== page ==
Wayne Hinton is a Methodist, and he understands what Jewish audiences will feel when they hear a performance by the Los Angeles Jewish Symphony.
"It's like when you hear a Frenchman conducting French music," said Hinton, the symphony's executive director. "It's akin to their soul."
The soul, or more specifically the soul aflame, will anchor the symphony's Dec. 19 performance at Temple Israel of Hollywood, where the shul's Nimoy Concert Series will host the West Coast premiere of "Souls on Fire," an oratorio based on Elie Wiesel's book on centuries of Chasidic leaders.
The concert series' namesake, actor and philanthropist Leonard Nimoy, will narrate the piece. He will be joined on stage by almost 100 performers, including four soloists, actress Laraine Newman and the 45-member choir of Valley Beth Shalom, plus the 45-member Jewish Symphony and its artistic director, Noreen Green. Before the "Souls" piece begins, violinist Lindsay Deutsch will open the concert by performing Ernst Block's "Baal Shem" suite.
The concert will be a classic merging of Jewish sensibilities and irony: a Reform shul hosting a Conservative choir singing a piece about Chasidim that no Chasidic man would see, because the choir includes women.
"Unfortunately, that's absolutely right," Nimoy said. "There's a loss in there somewhere."
Nimoy said that when he first narrated the "Souls" musical piece a few years ago in a studio isolation booth, "I had a sense even then it was a very powerful and inspiring piece of work. It humanizes the major leaders of the Chasidic movement, and it takes some of the mystery out of some of them. Some were great mystics, others were great organizers."
While the concert will be the piece's West Coast premiere, Nimoy has narrated "Souls" in Detroit, Philadelphia, New York's Lincoln Center and Boston.
"That's my hometown, and there was a homecoming feeling," Nimoy told The Journal. "The theater where we played in Boston was within walking distance to what had been my home."
Nimoy's 3-year-old Temple Israel concert series (the shul's Rabbi John Rosove is the cousin of Nimoy's wife) has twice as many subscribers now as a year ago.
"This concert will by far be the largest," he said, adding that the series in February will host Michigan's Envision orchestra of young musicians, then an Arab-Israel orchestra in June, plus Chicago's Sephardic cantor Alberto Mizrahi next fall.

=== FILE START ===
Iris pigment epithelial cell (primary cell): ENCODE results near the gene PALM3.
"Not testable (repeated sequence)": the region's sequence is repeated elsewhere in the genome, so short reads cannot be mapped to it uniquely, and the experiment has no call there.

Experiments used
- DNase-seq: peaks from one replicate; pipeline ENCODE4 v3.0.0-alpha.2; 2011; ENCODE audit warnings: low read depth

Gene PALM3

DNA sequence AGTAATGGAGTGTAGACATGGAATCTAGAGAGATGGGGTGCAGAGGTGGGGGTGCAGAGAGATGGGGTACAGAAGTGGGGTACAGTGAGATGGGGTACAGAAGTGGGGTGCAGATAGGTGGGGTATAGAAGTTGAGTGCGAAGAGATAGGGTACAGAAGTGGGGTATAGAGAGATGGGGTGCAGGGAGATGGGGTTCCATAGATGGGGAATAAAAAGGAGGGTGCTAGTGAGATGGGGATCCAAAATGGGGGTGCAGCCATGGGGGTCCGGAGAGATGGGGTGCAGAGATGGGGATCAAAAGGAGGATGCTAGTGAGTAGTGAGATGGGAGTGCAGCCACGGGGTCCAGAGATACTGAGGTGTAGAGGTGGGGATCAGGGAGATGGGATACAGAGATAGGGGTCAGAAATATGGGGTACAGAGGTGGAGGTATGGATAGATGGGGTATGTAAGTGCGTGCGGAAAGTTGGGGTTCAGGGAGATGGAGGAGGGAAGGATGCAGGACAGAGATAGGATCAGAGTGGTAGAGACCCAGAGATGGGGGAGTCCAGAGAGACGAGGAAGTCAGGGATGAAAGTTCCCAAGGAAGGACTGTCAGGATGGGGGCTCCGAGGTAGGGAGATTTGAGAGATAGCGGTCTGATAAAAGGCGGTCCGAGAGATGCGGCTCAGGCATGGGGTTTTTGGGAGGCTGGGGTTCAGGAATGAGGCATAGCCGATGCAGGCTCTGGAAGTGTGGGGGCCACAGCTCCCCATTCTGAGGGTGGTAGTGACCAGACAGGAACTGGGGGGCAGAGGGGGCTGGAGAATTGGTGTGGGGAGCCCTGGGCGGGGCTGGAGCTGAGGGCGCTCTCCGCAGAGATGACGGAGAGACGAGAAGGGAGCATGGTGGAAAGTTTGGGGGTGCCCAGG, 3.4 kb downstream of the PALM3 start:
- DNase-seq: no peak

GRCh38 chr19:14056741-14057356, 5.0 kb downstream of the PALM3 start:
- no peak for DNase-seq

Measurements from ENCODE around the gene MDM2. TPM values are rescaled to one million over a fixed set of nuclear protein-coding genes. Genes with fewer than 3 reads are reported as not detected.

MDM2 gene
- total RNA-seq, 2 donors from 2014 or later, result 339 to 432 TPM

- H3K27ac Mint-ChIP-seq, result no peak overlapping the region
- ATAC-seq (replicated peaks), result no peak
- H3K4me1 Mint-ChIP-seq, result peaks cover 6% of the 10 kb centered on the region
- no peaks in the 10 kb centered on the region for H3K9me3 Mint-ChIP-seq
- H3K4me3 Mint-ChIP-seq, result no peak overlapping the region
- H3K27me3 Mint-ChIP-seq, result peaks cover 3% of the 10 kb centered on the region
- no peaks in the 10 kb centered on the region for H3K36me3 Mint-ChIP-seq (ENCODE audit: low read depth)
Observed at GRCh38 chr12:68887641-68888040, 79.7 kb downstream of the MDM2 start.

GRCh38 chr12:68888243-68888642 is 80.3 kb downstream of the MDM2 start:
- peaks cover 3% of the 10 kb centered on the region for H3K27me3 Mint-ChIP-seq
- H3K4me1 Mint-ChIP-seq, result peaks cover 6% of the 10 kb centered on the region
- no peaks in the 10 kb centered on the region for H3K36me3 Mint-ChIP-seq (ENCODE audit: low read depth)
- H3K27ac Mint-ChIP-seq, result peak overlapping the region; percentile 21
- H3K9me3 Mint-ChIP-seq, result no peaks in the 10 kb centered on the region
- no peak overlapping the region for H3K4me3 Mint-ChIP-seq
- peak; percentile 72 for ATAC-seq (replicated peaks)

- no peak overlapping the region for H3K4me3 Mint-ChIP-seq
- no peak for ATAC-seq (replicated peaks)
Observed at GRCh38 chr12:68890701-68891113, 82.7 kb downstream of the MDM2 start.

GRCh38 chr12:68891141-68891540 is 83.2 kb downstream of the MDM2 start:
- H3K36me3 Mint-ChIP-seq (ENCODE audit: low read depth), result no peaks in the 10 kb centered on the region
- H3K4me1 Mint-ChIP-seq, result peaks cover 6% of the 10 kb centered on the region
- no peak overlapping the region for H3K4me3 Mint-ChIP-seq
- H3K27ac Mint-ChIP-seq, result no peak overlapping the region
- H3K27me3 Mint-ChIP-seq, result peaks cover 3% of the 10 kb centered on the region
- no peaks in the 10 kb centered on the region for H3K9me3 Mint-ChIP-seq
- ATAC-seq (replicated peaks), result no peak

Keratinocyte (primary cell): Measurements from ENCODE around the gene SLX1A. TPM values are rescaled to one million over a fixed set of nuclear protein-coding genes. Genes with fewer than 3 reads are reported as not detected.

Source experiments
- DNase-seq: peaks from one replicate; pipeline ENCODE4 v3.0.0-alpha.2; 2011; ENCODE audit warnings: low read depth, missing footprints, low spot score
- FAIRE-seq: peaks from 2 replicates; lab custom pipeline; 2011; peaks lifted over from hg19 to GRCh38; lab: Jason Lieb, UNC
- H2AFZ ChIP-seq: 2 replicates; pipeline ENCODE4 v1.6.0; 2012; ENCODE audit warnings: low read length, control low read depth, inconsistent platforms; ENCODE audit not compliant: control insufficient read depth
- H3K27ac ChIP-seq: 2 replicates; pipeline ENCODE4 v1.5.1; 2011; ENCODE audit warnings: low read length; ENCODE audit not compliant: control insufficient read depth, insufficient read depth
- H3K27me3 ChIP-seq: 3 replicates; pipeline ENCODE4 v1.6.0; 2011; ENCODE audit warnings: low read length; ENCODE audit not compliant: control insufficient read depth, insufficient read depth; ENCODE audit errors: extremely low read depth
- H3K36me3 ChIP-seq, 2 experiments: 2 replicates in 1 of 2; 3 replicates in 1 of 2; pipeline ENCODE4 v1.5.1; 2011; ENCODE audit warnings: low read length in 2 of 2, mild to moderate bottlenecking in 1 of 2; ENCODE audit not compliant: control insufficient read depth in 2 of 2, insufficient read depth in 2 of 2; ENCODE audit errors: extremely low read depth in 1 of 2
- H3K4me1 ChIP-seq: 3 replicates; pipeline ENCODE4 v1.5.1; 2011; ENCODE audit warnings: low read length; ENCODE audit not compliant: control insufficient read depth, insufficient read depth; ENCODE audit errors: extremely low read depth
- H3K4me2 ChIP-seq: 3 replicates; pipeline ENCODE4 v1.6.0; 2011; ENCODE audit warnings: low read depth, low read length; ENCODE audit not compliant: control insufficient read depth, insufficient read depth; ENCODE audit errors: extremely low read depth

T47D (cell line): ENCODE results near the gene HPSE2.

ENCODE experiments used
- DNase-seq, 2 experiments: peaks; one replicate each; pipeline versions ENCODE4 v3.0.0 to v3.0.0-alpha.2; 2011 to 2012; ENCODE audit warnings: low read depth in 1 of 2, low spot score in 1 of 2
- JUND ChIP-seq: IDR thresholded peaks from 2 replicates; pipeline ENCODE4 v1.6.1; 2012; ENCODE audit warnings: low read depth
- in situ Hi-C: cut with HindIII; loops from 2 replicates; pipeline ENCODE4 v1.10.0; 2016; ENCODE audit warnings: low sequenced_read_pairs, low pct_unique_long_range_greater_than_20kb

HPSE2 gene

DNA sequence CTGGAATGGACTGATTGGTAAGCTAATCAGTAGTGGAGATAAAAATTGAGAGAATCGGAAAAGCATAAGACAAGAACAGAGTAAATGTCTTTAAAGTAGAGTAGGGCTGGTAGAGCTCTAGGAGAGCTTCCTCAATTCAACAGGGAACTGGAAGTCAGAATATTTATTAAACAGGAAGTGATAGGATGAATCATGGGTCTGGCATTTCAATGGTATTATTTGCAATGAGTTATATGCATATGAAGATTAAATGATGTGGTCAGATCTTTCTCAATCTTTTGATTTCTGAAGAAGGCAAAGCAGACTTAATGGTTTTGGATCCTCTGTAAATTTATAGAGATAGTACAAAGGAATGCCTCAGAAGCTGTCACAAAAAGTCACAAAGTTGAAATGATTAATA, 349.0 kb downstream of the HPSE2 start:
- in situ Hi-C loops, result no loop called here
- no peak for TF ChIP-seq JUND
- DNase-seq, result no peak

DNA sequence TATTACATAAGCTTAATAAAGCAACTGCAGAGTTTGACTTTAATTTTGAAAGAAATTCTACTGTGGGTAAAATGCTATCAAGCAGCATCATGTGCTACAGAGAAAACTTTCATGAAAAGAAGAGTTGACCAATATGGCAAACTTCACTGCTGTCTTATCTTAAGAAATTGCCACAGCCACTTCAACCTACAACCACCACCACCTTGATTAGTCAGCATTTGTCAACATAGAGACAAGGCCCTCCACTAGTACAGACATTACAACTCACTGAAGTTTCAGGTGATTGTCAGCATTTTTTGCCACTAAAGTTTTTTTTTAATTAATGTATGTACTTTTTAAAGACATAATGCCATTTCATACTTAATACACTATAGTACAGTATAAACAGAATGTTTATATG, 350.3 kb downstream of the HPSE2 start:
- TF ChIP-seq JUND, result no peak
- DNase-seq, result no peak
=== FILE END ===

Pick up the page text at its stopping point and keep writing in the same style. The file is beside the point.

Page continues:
Green, the Jewish Symphony conductor and artistic director, as well as Valley Beth Shalom's choral director, said the post-Chanukah, Dec. 19 date gave event organizers some unusual freedom for a Jewish event in December.
"This really has nothing to do with Chanukah; it's around Chanukah time," Green said. "If you do the concert during the eight days of Chanukah, you're kind of locked into doing a Chanukah program, but Leonard has been championing this particular piece of music. How do you say no to Leonard Nimoy?"
The 70-minute "Souls on Fire" stands out because it is based on a book by a writer so heavily identified with his Nobel Prize-winning Holocaust writings. But here, Green said, "I don't relate this work to him as a survivor."
"When you use music to highlight text, it brings another dimension to the word," she said, "Music gives it an emotional impact that you wouldn't have without the music."
Green also believes the 12-year-old L.A. Jewish Symphony has earned Jewish communal respect and also the respect of its classical music peers.
"People now trust my selection of music," the conductor said. "I try to make it fun; I'm entertaining up there. We started this off not really knowing where it was going to lead or what we wanted to perform."
The "Soul on Fire" concert will be Sunday, Dec. 19, at 3 p.m. at Temple Israel of Hollywood, 7300 Hollywood Blvd. For tickets, contact the Nimoy Concert Series , (213) 805-4261 or e-mail firstname.lastname@example.org.